With my cheapness on full display I headed for the refuge of every bored bargain hunter: Amazon. There I found an assortment of Leica Q2 half cases which ranged in price from $17..95 up to and including the nose bleed options from Leica. Amazon, wisely, seems to have drawn the line at full on absurdity and are not currently helping to move many of the "over $500" half cases. And I have to say that unless the materials include leather found on some exotic off-world expeditions held together with unicorn mane threading I just can't see the difference in value of a luxe Leica branded case and any of the more "esoteric" cases. 

I took a chance and ordered a Mega-Gear branded case for a whopping, eye-watering $28. Free shipping with Prime. The case arrived quickly as it did not require armed guards to ensure its safe delivery. The case looked just fine, smelled like real leather and also came with a leather strap. It fit snuggly on the first try but over the last few days has loosened up and feels more naturally fitted now. There are little trap doors on the bottom that allow one to change the battery and SD card without full case removal. The trap door works well on the battery side but is a bit misaligned on the SD card side. Nothing that can't be fixed with a little work and the sharp edge of a Kershaw Leek pocket knife blade. But the case does what I wanted it for quite well; it creates a good, stiff, resilient barrier between the sweet black anodized body of the camera and the harsh chaos of the outside world. 

I might try one more case in the $60 range but then again I may just decide to be happy with this one. It does the job. The step up might do the job with a slightly better fit...

Certainly I'm opening up myself here to the scathing rebuke of some "witty" commenter who will no doubt contrast my willingness to "overspend" on a camera ("should have gotten a Sony and a bag full of lenses!") but be too cheap to spend Leica-Style money on a case for the same. Let it fly. I agree. I can only blame this particular shortcoming on being raised by depression era parents who thought things like college educations for their kids and retirement accounts were higher priorities...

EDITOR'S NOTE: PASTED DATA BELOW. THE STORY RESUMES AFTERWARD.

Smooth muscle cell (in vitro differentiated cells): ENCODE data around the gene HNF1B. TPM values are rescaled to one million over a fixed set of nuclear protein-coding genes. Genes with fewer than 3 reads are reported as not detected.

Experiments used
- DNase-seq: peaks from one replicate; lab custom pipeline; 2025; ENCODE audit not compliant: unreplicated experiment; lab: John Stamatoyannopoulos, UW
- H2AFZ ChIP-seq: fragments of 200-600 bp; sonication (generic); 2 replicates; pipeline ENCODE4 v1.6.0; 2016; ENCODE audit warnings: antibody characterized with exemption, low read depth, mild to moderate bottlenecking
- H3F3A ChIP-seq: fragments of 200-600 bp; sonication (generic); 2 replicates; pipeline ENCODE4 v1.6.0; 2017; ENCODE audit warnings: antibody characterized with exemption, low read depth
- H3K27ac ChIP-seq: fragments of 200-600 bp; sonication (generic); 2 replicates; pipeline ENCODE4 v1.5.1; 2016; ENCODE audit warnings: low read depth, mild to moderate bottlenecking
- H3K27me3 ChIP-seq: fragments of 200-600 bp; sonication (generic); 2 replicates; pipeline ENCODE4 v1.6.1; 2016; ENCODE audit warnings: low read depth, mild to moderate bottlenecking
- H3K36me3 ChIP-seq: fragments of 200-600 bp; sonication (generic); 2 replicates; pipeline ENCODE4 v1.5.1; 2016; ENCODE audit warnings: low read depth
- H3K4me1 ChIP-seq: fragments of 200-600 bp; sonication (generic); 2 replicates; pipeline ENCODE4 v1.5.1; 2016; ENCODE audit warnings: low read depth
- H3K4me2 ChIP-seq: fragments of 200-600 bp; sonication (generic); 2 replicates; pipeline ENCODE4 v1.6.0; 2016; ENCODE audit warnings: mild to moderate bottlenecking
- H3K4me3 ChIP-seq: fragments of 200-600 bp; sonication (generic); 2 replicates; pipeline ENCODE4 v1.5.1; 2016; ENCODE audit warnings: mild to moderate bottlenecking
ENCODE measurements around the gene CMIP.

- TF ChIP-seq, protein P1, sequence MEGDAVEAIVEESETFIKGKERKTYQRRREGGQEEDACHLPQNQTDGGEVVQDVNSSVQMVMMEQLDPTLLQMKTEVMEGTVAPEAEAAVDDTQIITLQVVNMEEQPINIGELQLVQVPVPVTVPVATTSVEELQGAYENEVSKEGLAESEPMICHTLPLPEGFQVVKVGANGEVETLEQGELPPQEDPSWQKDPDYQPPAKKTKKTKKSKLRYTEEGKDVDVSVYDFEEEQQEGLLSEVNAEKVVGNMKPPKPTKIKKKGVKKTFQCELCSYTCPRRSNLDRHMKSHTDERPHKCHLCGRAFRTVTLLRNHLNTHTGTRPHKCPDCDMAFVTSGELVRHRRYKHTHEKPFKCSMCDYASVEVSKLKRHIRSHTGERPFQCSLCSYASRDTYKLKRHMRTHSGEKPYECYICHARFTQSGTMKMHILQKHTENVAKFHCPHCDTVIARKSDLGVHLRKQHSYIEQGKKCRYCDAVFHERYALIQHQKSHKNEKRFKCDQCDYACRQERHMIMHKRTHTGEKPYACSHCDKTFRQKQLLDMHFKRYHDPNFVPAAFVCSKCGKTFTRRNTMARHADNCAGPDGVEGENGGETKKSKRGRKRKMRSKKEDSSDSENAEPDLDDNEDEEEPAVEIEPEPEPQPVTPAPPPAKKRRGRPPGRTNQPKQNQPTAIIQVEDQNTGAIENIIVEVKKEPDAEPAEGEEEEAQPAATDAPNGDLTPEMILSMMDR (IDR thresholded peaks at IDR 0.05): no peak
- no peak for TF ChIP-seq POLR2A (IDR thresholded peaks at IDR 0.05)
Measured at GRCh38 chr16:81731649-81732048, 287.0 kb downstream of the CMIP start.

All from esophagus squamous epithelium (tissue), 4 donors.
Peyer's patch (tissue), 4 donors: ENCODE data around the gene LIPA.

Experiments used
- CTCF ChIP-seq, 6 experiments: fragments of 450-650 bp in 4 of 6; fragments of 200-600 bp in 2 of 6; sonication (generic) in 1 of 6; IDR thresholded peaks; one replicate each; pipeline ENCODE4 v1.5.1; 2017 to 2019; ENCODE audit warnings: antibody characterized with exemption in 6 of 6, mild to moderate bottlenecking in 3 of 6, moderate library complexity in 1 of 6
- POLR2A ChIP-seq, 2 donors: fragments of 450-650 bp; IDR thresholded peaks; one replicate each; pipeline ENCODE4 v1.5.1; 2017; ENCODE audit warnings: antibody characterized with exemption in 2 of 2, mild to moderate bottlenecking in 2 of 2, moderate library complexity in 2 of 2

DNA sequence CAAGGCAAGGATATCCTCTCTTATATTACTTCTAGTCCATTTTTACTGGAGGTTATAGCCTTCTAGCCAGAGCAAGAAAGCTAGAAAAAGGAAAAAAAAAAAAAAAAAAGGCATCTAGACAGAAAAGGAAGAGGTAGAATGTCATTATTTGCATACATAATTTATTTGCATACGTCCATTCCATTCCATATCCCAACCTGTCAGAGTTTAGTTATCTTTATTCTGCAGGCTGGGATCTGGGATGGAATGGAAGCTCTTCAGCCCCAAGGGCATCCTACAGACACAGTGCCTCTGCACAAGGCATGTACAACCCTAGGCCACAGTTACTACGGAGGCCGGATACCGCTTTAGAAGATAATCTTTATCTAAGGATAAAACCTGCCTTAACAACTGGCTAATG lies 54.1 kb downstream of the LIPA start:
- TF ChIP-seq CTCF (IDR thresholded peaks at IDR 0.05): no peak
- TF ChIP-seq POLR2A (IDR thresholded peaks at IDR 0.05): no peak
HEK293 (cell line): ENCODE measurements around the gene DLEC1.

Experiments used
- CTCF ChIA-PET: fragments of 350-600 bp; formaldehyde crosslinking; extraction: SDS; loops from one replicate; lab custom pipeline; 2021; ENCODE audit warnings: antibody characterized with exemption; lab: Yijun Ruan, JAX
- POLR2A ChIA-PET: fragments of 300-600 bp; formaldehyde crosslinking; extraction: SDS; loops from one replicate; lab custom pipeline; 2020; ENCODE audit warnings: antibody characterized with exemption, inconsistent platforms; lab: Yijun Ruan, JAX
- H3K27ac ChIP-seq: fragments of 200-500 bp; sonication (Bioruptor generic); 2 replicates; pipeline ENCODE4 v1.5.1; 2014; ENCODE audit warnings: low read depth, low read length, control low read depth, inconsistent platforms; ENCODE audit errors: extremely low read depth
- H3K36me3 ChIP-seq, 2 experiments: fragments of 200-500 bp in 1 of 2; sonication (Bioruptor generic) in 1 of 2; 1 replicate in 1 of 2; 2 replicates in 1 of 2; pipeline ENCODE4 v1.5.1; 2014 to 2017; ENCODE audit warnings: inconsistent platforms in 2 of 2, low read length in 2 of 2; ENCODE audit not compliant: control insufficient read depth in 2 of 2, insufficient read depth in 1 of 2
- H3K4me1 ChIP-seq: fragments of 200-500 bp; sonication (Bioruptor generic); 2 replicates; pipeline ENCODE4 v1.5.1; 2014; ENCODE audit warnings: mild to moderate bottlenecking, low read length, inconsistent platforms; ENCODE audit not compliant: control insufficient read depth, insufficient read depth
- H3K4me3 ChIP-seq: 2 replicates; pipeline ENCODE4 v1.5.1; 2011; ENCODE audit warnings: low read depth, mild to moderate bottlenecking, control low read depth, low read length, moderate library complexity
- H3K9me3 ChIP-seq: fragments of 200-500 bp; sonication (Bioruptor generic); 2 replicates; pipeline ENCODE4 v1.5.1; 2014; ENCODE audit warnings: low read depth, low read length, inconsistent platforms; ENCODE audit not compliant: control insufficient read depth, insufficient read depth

Once I solved my equation concerning a good compromise for keeping the body of the camera in good shape it occurred to me that I should also depart from my usual, "No gratuitous use of non-essential lens filters" stance and figure out how to protect what is probably the most expensive part of this expensive camera; the lens. 

My usual take on lenses is that they are replaceable, meant to be used naked, and perform best with the fewest added air glass interfaces. Meaning no filters. Especially cheap filters. The urge to toss a "protection" filter on every lens, from crappy kit lens to weird third party optical catastrophe lenses bugs me. But as I started to ponder this use case a thought made it through my thick skull and I realized that this camera was a complete system with a non-removable lens and one scratch or chip on the front surface of the lens could be financial armageddon. I can't even guesstimate the cost of replacing a Leica front lens element on a Q2 but I know it would not be cheap, reasonable, slightly expensive or even "a bit pricey." 

I shoot out in the elements a lot so I ordered a high quality 49mm filter and put it on the front of the lens ASAP. So now....just now....I'm ready to venture out into today's mist and take a few shots with this pampered German art piece. I hope it's worth all the trouble. 

And.....yes.....I am crazy enough after shooting with the Q2 for only one weekend.....to actually be considering what kinds of things I could also do with a Q2 Monochrom. But I'll have to wait for a full recovery of the stock market before I even begin to go down that road...and my crystal ball is hazy there.

Over time I'm sure my prissiness about the "expensive camera" will wear off and I'll use it the way I've always used cameras. And stop babying it. That was the trajectory with the SL2 and now I consider it in the same light as my old and crusty SL cameras. Everything hits its equilibrium in time.